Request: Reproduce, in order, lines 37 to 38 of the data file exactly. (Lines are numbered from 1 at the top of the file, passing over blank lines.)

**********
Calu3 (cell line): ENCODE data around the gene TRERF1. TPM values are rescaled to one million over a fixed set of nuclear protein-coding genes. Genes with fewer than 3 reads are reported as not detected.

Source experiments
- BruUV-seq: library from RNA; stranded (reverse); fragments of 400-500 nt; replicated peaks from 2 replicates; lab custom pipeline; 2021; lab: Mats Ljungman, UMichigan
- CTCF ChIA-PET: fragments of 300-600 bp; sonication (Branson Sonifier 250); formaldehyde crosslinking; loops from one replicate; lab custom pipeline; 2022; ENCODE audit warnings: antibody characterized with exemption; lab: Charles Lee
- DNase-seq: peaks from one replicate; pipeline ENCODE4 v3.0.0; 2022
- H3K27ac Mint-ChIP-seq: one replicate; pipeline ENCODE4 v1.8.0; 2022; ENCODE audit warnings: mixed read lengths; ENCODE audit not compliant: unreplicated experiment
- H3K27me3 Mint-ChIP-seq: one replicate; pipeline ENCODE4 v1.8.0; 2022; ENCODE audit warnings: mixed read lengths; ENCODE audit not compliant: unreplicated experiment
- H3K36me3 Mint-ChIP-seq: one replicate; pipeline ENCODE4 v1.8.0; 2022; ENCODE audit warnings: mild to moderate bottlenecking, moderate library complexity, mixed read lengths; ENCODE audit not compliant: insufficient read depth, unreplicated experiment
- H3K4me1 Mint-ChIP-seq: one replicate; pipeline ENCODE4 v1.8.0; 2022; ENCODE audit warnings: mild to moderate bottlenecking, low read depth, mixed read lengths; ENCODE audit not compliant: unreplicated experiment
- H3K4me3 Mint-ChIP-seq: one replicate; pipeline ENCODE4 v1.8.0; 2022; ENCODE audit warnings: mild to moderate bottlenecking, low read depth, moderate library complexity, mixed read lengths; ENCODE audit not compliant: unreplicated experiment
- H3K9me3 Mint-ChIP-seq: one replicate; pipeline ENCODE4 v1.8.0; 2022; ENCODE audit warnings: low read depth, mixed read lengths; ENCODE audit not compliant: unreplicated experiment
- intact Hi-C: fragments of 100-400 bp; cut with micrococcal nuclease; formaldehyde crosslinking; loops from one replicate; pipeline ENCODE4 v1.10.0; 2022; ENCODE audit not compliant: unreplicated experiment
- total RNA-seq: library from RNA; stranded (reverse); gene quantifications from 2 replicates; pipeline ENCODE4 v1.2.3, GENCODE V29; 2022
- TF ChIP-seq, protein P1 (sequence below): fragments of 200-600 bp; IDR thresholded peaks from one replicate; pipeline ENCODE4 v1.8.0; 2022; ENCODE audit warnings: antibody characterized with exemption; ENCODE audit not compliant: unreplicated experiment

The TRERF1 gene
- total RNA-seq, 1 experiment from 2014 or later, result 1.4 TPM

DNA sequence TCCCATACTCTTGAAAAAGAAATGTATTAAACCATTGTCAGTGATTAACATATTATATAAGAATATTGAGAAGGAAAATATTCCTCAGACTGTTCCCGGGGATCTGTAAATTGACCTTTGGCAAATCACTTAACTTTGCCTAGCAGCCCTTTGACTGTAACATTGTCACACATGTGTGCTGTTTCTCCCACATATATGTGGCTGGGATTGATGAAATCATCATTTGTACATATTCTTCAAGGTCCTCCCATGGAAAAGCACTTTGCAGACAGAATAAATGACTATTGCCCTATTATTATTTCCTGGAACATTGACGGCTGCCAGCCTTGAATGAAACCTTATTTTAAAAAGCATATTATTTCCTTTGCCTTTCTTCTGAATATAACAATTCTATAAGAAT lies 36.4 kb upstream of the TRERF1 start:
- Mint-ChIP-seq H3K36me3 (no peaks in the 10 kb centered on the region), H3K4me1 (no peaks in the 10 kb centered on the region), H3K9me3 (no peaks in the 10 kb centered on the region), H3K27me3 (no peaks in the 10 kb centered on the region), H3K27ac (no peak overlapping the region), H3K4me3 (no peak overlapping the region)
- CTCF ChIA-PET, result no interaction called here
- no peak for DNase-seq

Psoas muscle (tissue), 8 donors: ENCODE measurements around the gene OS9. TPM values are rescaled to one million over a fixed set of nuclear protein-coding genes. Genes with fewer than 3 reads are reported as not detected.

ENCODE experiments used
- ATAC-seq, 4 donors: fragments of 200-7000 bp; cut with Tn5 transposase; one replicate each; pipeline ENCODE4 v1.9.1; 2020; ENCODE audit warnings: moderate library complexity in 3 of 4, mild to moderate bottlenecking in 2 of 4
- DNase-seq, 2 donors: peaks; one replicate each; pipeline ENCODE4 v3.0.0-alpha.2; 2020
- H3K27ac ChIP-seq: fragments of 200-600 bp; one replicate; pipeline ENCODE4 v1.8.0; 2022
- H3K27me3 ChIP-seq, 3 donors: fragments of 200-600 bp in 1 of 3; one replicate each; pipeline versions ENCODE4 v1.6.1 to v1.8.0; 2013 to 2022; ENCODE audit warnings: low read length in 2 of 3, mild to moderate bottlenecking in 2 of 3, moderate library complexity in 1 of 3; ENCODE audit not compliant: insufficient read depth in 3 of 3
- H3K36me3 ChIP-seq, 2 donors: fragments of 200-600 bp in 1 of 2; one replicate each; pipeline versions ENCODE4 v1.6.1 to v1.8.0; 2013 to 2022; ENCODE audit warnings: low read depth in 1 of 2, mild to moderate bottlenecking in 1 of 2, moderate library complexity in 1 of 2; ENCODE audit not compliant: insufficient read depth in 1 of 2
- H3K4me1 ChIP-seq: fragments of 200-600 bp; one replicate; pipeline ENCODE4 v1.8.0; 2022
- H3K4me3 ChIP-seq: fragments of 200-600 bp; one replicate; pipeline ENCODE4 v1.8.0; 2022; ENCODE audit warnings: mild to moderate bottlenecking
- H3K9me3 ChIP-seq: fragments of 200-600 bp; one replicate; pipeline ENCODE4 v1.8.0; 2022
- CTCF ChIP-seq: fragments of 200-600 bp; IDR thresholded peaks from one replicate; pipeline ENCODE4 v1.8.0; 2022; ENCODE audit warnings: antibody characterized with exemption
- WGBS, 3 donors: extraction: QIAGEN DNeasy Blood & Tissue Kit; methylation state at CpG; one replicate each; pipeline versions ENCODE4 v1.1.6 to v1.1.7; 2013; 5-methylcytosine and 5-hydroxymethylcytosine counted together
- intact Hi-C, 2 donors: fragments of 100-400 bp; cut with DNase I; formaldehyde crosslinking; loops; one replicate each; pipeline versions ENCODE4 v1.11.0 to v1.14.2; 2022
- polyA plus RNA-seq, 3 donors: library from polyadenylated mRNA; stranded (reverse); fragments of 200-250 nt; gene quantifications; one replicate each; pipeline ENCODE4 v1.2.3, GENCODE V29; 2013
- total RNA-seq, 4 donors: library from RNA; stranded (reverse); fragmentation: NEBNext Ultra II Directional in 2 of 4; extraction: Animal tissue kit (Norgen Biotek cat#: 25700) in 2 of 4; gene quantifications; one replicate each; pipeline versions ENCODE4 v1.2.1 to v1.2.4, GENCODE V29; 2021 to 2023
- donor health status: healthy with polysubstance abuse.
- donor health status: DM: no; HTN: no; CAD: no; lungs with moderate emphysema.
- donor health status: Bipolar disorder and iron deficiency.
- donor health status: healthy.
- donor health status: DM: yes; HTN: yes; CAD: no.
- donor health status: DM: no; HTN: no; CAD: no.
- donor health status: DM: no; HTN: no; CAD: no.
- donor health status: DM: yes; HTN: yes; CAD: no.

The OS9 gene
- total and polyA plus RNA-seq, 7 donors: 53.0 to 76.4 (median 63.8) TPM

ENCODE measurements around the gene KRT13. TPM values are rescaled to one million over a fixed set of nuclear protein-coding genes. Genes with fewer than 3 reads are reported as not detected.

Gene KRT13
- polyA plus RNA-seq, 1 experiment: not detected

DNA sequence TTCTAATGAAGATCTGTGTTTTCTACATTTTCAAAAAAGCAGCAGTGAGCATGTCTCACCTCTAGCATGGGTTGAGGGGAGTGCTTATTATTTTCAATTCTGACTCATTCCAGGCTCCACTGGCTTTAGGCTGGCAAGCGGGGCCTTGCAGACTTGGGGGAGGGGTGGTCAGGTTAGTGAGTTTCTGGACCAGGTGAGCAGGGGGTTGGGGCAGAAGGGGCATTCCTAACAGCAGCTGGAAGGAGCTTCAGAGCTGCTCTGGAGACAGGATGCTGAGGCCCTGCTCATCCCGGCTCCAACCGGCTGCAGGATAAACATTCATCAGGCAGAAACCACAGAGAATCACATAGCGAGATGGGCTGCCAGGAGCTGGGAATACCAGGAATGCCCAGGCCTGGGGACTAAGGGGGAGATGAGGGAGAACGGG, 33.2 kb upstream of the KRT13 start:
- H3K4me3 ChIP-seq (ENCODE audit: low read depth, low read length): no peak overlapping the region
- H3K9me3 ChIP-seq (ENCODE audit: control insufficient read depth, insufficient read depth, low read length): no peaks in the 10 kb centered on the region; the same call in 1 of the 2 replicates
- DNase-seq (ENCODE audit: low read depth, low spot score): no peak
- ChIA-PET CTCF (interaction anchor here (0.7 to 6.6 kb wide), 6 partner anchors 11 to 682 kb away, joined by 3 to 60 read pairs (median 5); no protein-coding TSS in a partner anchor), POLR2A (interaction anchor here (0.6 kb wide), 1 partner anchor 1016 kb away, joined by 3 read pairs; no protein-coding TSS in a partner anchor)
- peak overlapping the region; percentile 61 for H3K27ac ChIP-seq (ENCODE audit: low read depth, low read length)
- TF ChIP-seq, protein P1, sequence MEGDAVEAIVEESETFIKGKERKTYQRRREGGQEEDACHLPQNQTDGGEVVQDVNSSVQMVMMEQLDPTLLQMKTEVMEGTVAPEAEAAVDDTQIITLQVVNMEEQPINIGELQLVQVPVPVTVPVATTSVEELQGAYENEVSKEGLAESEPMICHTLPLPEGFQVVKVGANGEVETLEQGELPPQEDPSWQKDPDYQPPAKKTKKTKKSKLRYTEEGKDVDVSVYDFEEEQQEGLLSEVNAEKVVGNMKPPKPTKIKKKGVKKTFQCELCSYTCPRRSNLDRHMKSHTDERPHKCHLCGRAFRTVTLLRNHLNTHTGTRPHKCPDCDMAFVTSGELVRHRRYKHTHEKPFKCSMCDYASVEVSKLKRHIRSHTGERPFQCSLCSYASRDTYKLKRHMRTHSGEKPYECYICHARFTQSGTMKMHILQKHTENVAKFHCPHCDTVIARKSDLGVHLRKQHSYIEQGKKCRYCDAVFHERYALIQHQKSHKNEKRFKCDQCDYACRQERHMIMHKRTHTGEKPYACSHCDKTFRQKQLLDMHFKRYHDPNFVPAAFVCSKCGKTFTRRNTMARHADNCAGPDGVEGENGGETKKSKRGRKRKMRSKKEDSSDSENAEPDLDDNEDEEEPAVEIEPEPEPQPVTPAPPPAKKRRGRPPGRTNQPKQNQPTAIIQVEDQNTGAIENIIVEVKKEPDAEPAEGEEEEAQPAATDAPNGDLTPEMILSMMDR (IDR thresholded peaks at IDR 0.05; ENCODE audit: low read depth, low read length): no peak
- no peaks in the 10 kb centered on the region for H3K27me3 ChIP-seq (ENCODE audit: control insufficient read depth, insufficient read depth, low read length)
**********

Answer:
- donor health status: DM: no; HTN: no; CAD: no; lungs with moderate emphysema.
- donor health status: Bipolar disorder and iron deficiency.